by Jared Adamson-
I’ve never been very good at dancing. I’m not terrible. I don’t have two left feet or anything. But I’m not very good at dancing. These boots were made for walking. Fortunately, I’m tall. So when I’m cast in a show, you can put me in the back so no one sees my feet.
And there are other things that I’m not very good at—sports, for example. But that doesn’t bother me. I’d be perfectly content to sit in the stands and cheer for my kids’ on the field, or diamond, or court. And I’ve been famously quoted as the dad who said he had to take his kids to baseball rehearsal.
But the dancing thing does bother me…less than a lot, but more than a little bit. But it’s because I feel like I ought to be better at it. The movements, the steps—they make sense to me. I see them and can duplicate them (not always with finesse at first). But when we put the music with it, I’m like a newborn foal trying to walk or an albatross trying to take flight. Goofy might be the most accurate description.
And that’s the part that bothers me the most: the music. Because I’m good at music. I understand music. I live, eat, breathe and dream notes, rhythms, articulations and dynamics. So why can’t I dance to music? I’ve conducted orchestras and symphonic chorales and my arms move in luscious synchrony. I play piano concertos with precision and nuance, subtlety and skill. My body can move to create music. Why can’t it move with the music?
Because musicians and dancers count differently.
The same music works for both art forms, but it’s not the same for either one. And really, this is not just an issue of perspective or interpretation for musicians and dancers actually have to work together for the final product to be a thing of beauty. When it comes to counting the music though, musicians and dancers have the same word, but different dictionaries. Dancers move along phrases of music; musicians count measures. And this first came to me when I worked with Bonnie.
I was young and a little arrogant; Bonnie used to be young, but never arrogant…because she actually was always right. All the time. She wasn’t sure what to make of me and I didn’t know how to take her. Bonnie was choreographer for a show I was doing. It was my first shot at a lead in a musical. I could act the part easily and sing the part to near perfection. But I’m not good at dancing. And Bonnie tried to teach me. She was patient with me even when I was not patient with myself. “Ok, everyone. Let’s take 5. Except for Jared…let’s see if we can clean up that step-ball-change.”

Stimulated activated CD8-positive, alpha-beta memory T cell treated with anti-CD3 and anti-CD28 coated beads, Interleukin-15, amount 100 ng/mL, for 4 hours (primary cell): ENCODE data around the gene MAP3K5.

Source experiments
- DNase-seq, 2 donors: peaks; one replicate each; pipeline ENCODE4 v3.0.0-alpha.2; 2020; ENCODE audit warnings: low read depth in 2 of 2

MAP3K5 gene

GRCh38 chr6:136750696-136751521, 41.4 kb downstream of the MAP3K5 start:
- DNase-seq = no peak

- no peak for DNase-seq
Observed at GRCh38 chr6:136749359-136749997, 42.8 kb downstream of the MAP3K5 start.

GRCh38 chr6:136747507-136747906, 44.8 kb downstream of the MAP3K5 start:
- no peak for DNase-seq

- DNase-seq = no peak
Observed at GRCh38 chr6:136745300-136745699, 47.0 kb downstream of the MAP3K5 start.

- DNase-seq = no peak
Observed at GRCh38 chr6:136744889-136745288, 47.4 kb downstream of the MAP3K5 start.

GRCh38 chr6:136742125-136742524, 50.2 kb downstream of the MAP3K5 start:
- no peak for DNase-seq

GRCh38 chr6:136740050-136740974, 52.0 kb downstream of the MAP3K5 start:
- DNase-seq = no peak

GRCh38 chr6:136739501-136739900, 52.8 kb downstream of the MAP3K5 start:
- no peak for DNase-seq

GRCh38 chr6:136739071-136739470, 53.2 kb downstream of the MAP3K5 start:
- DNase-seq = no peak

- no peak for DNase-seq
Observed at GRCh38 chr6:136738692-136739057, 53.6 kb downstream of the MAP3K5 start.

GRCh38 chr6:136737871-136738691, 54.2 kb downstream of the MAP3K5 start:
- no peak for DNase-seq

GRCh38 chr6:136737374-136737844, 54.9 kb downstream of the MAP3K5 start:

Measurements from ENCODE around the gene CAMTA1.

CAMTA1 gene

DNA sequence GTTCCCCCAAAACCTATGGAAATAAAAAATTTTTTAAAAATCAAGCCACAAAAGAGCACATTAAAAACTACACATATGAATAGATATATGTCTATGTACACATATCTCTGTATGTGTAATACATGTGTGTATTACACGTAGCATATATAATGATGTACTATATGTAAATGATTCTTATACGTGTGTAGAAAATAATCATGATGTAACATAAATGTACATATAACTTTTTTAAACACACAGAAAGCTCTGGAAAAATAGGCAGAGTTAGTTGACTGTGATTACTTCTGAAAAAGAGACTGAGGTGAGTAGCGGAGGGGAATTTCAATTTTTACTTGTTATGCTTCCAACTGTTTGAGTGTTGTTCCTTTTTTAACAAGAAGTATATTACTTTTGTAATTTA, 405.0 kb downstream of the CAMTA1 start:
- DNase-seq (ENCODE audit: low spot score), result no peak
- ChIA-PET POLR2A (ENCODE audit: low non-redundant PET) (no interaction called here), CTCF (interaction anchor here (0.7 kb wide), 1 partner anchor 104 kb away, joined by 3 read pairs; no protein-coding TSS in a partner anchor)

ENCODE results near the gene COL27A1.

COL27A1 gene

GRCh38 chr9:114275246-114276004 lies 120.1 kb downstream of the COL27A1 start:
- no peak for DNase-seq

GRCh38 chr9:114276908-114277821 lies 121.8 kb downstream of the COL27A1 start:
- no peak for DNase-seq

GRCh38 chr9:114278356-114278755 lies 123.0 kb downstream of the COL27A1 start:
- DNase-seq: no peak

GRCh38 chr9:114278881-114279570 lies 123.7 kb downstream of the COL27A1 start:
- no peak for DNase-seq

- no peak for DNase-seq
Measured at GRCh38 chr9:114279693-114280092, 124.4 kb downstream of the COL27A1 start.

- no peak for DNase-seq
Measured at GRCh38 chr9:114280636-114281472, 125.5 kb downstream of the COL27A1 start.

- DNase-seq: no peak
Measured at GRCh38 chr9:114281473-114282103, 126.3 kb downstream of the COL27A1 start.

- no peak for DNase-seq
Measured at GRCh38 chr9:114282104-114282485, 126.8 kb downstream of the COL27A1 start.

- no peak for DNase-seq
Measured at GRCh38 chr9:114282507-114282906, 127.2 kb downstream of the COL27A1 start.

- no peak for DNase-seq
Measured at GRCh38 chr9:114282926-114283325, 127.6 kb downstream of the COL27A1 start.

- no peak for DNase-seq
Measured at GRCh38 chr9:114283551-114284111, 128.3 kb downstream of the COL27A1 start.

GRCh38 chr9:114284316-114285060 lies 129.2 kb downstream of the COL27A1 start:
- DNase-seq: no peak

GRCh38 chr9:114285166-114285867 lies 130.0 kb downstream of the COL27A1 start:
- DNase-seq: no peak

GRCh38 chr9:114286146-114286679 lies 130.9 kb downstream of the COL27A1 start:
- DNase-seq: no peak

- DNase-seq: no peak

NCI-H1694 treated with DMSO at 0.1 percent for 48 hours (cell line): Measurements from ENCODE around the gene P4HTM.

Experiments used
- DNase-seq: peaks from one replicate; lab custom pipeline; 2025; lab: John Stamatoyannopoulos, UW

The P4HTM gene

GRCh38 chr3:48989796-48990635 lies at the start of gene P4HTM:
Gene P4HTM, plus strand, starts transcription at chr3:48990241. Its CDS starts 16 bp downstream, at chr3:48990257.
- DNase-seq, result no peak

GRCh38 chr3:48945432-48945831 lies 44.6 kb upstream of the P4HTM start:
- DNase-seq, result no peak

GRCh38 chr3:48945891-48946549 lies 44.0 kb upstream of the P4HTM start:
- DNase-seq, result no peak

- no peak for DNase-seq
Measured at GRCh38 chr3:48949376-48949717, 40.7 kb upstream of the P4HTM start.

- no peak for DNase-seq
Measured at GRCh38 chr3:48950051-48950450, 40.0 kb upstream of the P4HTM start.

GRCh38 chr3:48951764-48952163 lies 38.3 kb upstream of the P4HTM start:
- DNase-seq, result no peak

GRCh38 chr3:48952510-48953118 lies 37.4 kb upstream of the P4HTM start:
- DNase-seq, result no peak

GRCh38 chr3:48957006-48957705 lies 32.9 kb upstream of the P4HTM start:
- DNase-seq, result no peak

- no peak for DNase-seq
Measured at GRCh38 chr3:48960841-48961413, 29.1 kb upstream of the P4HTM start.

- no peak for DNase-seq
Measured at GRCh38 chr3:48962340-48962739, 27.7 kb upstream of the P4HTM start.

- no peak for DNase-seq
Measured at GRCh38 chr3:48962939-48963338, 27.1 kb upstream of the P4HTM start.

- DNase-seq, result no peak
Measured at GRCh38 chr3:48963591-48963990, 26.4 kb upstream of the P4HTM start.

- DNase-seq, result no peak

After one particularly aggravating rehearsal—frustrating to me and to Bonnie—I was about to quit. I told her I just didn’t understand the counting and when to step where and how. And in her frustration she exclaimed, “What don’t you understand? It’s just 5-6-7-8!”
“How can we start with 5 when there are only 4 beats in a measure?!”, I fairly screamed in reply.
And then Bonnie smiled. And the smiled widened to a chuckle. And the chuckle erupted into a full-on belly laugh. She finally realized that she’d be speaking dancer-tongue, but I only understood musician-speak; she’d have to translate. And to quote one of my new favorite musicals, Come From Away, “that’s when we started speaking the same language.”
A little background: Bonnie was in her 70s when we met, and she could still go toe-to-toe with any dancer that crossed her path. She was shaped a bit like humpty-dumpty, about as tall as a 2nd grader, but she could still dance like Ginger Rogers. In her career, she’d danced on Broadway and been choreographer for an NFL cheerleading squad. But in-between those gigs, she’d married and settled down and became, of all things, a public school music teacher. She had access to both dictionaries!
From then on, our rehearsals became significantly more productive. She’d teach the steps just like she had been, but then she’d whisper to me privately the way I’d understand it. And I found out that I actually could dance. I’m still not great at it, but I enjoy it a whole lot more because it makes sense to me.
I’ve lost track of Bonnie over the years, though I was fortunate to work with her many times over the years. She is my standard against which all choreographers are measured. She set the bar high! But she helped me become a better performer simply because she could translate the same words from different dictionaries.
Jared Adamson 10/23/2017
Jared Adamson is the Minister of Worship and Creative Arts at Centerville Christian Church in Centerville, IN. Studying voice, composition, organ and improv, he has a Bachelor of Music in Church Music with a double major in Bible and piano from Cincinnati Christian University where he later served as an adjunct professor in the music and worship department.